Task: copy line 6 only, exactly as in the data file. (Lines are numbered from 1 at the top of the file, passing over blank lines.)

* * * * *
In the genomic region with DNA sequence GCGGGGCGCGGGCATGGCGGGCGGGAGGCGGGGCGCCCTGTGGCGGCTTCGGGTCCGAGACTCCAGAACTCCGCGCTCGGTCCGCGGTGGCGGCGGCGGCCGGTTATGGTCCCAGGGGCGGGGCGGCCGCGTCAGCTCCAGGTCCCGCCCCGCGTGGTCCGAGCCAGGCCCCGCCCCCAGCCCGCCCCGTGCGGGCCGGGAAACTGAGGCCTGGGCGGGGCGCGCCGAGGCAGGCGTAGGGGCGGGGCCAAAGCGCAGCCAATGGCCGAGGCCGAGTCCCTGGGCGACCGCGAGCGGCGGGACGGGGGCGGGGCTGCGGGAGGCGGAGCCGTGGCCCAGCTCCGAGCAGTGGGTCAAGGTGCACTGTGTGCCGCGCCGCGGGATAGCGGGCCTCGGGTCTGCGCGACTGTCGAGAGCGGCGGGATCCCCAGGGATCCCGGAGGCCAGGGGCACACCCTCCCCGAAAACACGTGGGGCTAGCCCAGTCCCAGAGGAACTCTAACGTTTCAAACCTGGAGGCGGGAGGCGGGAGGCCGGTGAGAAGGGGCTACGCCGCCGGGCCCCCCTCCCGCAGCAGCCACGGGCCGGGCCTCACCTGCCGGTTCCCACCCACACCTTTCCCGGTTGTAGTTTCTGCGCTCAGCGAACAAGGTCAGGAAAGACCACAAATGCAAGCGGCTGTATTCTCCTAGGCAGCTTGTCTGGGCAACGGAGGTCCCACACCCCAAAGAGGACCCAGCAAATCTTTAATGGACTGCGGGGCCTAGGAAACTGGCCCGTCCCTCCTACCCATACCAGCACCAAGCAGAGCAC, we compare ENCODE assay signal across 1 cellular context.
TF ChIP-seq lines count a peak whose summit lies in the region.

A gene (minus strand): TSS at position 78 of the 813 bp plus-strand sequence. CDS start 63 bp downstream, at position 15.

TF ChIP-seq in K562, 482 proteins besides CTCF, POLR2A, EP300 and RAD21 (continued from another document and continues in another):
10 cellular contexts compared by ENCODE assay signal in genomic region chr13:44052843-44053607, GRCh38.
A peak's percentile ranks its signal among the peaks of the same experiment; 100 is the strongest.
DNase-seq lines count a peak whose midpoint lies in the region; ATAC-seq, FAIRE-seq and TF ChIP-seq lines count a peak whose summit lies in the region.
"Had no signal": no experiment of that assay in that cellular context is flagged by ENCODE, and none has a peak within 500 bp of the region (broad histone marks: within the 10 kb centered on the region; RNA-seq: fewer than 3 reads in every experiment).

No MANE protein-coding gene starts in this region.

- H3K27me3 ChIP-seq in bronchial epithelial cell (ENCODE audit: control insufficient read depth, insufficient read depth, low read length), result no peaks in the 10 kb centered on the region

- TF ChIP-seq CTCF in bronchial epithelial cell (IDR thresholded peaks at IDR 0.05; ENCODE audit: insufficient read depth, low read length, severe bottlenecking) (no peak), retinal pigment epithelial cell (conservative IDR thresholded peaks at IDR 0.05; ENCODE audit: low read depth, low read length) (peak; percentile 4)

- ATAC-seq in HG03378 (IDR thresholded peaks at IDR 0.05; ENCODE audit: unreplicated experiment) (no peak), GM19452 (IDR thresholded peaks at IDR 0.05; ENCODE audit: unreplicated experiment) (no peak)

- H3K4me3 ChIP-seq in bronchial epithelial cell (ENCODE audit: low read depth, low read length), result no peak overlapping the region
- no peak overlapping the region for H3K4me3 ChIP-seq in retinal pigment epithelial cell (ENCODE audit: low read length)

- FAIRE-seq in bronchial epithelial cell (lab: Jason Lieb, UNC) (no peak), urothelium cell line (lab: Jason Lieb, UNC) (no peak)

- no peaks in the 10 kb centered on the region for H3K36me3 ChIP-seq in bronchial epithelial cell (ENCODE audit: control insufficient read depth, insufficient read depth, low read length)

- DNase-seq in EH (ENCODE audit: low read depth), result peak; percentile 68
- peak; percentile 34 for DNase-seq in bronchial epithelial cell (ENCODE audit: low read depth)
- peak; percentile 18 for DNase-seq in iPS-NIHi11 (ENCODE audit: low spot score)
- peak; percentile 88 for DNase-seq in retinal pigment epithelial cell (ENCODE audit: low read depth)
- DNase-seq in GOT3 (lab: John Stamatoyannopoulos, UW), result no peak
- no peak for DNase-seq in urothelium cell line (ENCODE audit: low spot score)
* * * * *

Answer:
A peak's percentile ranks its signal among the peaks of the same experiment; 100 is the strongest.